An official spokesman stated: “World Rugby’s priority is player welfare and, as demonstrated by our published research (in October), the appropriate management of individual player load and recovery following injury is key to injury prevention.
“Matches account for 70-75% of injuries and players are at greatest risk of injury when returning from injury or when injuries are unresolved. It is therefore appropriate that teams do not do anything that increases the chance of injury to high-risk players and this would be generally well adhered.”
All unions approached to discuss the level of painkiller use within their systems agreed that players’ interests are at the heart of their plans. While in one instance it was suggested there was not enough data to comment on specifics, another made clear that when it came to prescription drugs the agreed manufacturer’s guidelines in place for dosage and those set out by WADA were adhered to. It was stated that players were made aware of what they were being given and why.
An additional note came from the SRU’s Dr James Robson who finished: “The correct use of analgesics (pain relievers) has its use in the game, as they do in society more widely, but if we can resolve an injury through other means then we’ll also investigate that.”
NOT ACCEPTING THE STATUS QUO
IT IS heartening to hear governing bodies and unions say they want injury risk to be decreased and that players are treated as any patient should be. However, it could be difficult to keep track of it all. As Richard Ings, former CEO of Australian Sports Anti-Doping Authority, insists, the important question is: “Does this sport have a definable, responsible, measurable policy on monitoring painkiller use and injections?”
Ings wonders why WADA went from once having prohibition for painkilling injections to now having some leeway. Banning a substance comes down to three things, he says: If they are performance enhancing; if they are potentially damaging to an athlete; if their use contravenes integrity in sport.
“Sport at the elite level is very demanding. You are expected to play well, you handle more pressure, you may have to play to keep a contract, and commercial interests are significantly raised. This is how performance-enhancing drugs slip into sport. Painkillers are not banned by WADA, but what are the rules and regulations? What are the standards within the sport? To combat that you need a really good club environment and a governing body with clear protocols and a culture in place. What about a no-needle policy outside of club doctors? The Australian Football League has a strong no-needle policy in place and though it is hard to enforce, at least it appears an effort is being made.”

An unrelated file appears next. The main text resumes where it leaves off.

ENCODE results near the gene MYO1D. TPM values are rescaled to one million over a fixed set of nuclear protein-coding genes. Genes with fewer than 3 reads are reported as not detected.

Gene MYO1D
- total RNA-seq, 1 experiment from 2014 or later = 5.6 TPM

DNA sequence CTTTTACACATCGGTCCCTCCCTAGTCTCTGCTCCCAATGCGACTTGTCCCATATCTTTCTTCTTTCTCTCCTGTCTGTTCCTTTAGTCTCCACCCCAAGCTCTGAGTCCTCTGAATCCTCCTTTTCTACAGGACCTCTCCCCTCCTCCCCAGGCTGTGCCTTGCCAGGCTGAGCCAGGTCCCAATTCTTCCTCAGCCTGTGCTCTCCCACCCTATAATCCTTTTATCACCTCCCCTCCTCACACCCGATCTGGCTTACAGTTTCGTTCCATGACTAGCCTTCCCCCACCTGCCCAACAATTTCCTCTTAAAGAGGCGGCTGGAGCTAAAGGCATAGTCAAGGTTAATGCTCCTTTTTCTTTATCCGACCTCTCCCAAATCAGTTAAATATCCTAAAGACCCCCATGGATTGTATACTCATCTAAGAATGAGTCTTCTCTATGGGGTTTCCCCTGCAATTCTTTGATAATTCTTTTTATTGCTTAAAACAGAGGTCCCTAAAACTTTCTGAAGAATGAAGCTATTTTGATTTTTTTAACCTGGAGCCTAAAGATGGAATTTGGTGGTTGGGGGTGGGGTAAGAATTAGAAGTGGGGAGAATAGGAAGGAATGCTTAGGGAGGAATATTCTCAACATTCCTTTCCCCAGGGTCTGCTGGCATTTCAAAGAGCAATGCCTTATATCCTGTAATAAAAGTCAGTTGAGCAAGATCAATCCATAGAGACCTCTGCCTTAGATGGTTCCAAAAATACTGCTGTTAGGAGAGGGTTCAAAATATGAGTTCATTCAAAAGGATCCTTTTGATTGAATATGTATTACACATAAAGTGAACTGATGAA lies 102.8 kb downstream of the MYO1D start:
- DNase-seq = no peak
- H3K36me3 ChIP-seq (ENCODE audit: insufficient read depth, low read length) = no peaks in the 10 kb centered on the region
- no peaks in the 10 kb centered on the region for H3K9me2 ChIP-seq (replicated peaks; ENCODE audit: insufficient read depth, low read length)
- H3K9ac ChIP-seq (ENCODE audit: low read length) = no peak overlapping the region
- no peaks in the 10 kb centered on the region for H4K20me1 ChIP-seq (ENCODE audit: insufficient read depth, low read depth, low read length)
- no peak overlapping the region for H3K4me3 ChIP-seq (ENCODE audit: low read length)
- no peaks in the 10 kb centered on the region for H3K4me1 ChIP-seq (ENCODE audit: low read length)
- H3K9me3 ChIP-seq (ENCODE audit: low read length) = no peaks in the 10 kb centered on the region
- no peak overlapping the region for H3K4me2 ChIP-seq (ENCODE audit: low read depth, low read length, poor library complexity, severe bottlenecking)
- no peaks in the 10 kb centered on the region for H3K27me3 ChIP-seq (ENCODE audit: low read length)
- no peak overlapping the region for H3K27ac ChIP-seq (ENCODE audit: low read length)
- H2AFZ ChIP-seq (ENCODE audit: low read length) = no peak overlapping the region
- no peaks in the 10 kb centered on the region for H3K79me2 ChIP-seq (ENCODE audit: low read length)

The human cost of keeping players playing can be easily dismissed in a game where, at the elite end, for every young man or woman dropping out there is a willing replacement. They might not be as good – which may lead to key players being called on more often – but if someone’s out they can be easy to ignore.
Look at Andrew Coombs, once of the Dragons and Wales. He has had eight knee operations in the wake of a dislocated patella. The 32-year-old former forward will likely have two more operations. He has had extreme issues with his injuries but although he was on the region’s group medical insurance policy, he is no longer a Dragons employee and the club no longer have medical treatment insurance. Coombs is paying thousands of pounds more than he hoped to.
There is more. For the past 14 months, after many operations, his body is worn down. He is ill incredibly often. Every little thing knocks him off his stride. He must deal with chronic pain and regularly discussing pain management strategies with consultants. This is the toll playing the game can have. You could argue that is the risk all players run, willingly. But what can we say about the lifestyle leading to up to this?
“My locker was full of medication just to get through training,” Coombs reveals. “You become your own chemist in a way. I saw players go to the local GP away from the club. I certainly did. I suffered from a bad back and remember getting naproxen and diclofenac – you just want to stay in the job for as long as possible.”
Coombs has memories of a coach screaming at him to “just f*** off!” when he pulled out of a captain’s run, in pain. He has seen physios, diligent medics with welfare at the heart of their thinking, being pressured to put players on the park.
Coombs came to the pro game relatively late, at 25, so had no problem fighting his corner. But like Moody he wants young athletes who slide into the top of the sport early to know they can stand up for themselves. He regularly meets with other players spat out of the pro machine. It’s hard not to view these broken players as collateral.
Ings believes there is only so much responsibility an athlete can take – that their education is third on a list behind professional and ethical medical support at source and appropriate protocols and cultures at the level of governance. But then Coombs and Burger both suggest there is one other area where education and outside monitoring is needed – when players are sent home from the hospital after major surgeries. Because sometimes these guys are the most at risk…